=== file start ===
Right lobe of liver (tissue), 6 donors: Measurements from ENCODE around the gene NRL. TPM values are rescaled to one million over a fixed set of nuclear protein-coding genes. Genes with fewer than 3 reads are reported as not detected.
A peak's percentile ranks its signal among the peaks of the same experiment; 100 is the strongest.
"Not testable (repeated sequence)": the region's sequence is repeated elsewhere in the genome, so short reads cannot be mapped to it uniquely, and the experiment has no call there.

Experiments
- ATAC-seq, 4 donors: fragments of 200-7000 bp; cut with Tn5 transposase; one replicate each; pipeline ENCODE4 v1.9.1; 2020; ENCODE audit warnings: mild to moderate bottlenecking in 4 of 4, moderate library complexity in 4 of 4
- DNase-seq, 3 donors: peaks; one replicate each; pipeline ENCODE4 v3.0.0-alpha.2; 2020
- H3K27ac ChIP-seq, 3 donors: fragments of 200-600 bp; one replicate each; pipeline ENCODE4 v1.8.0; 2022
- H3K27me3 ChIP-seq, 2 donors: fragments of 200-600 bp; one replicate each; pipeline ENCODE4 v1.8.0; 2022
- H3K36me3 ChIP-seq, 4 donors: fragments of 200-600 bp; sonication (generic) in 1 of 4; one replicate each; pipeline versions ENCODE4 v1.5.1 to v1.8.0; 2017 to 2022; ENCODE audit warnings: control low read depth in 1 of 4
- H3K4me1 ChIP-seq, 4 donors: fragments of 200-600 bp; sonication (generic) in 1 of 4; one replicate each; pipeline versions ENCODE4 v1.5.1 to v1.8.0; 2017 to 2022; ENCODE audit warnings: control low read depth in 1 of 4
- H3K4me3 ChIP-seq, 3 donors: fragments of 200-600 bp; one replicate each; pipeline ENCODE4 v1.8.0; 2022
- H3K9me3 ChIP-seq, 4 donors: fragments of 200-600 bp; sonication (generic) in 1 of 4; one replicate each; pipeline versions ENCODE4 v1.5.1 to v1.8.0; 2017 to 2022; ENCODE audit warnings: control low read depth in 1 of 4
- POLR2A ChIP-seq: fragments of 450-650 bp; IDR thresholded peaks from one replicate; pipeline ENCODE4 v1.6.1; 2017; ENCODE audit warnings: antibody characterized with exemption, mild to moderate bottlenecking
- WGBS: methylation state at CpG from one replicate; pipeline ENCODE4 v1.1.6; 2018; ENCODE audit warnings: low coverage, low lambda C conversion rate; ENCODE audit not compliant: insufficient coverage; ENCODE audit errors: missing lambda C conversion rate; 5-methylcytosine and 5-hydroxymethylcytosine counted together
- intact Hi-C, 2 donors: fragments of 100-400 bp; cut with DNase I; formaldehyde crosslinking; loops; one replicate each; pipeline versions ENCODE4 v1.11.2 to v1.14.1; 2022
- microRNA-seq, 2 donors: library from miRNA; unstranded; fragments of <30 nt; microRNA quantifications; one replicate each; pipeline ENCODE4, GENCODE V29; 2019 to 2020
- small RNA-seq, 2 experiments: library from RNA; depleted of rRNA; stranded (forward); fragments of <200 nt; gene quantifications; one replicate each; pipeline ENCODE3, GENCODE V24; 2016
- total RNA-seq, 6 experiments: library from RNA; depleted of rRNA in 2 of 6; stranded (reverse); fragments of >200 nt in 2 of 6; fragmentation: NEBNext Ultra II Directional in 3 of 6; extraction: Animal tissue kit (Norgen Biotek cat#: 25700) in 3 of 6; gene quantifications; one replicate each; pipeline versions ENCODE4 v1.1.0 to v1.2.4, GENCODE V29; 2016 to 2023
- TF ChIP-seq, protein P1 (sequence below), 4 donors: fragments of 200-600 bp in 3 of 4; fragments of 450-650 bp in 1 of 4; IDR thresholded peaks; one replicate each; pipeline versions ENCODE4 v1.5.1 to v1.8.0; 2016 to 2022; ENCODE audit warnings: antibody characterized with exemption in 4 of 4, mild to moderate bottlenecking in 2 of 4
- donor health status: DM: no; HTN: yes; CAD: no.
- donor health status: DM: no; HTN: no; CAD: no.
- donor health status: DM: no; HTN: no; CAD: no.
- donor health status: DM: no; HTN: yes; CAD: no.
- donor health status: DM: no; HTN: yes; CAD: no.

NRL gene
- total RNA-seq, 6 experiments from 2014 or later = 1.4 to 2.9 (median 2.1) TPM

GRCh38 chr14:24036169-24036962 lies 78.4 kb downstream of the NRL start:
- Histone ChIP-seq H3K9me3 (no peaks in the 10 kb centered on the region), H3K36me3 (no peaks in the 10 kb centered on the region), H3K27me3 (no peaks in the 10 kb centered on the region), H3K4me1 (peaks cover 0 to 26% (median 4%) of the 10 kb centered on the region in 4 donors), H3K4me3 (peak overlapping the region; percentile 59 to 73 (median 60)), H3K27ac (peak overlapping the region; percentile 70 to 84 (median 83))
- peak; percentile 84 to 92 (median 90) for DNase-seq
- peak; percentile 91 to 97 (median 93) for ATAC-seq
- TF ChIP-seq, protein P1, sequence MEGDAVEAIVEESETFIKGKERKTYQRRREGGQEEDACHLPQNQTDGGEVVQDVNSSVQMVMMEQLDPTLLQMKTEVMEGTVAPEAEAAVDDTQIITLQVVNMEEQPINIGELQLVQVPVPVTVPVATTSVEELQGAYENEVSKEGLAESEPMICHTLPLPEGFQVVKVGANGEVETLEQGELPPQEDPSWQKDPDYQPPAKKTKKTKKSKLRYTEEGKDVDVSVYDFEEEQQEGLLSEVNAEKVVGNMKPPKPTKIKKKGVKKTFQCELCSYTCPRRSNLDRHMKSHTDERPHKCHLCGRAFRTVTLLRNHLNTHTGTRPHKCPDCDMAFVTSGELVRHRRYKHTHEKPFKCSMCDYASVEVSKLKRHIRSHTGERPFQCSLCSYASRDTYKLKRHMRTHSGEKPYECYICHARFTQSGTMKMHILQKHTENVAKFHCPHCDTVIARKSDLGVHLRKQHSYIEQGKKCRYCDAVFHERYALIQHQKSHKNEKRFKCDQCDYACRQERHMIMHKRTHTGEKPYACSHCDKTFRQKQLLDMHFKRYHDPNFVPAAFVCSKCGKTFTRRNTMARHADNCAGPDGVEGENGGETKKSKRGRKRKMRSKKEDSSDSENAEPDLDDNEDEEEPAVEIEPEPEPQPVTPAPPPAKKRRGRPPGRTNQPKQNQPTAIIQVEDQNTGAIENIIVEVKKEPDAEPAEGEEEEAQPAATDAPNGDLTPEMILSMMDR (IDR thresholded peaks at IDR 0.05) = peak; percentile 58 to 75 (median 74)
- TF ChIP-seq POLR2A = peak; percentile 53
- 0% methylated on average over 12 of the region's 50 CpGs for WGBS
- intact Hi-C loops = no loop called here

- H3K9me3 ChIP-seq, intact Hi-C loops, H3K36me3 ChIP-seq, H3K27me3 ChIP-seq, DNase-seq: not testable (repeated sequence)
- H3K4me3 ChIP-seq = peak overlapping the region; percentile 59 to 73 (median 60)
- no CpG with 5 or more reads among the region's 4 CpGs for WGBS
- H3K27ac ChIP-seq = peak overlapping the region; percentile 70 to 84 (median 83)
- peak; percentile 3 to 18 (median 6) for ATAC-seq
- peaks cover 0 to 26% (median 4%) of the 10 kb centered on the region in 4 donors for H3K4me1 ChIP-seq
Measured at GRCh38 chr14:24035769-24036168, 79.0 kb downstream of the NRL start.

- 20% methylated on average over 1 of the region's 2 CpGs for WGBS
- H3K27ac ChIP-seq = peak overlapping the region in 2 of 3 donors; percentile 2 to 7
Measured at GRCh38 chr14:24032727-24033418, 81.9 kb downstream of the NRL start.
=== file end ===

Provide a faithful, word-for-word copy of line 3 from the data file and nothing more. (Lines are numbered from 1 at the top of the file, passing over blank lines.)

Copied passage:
"Not testable (repeated sequence)": the region's sequence is repeated elsewhere in the genome, so short reads cannot be mapped to it uniquely, and the experiment has no call there.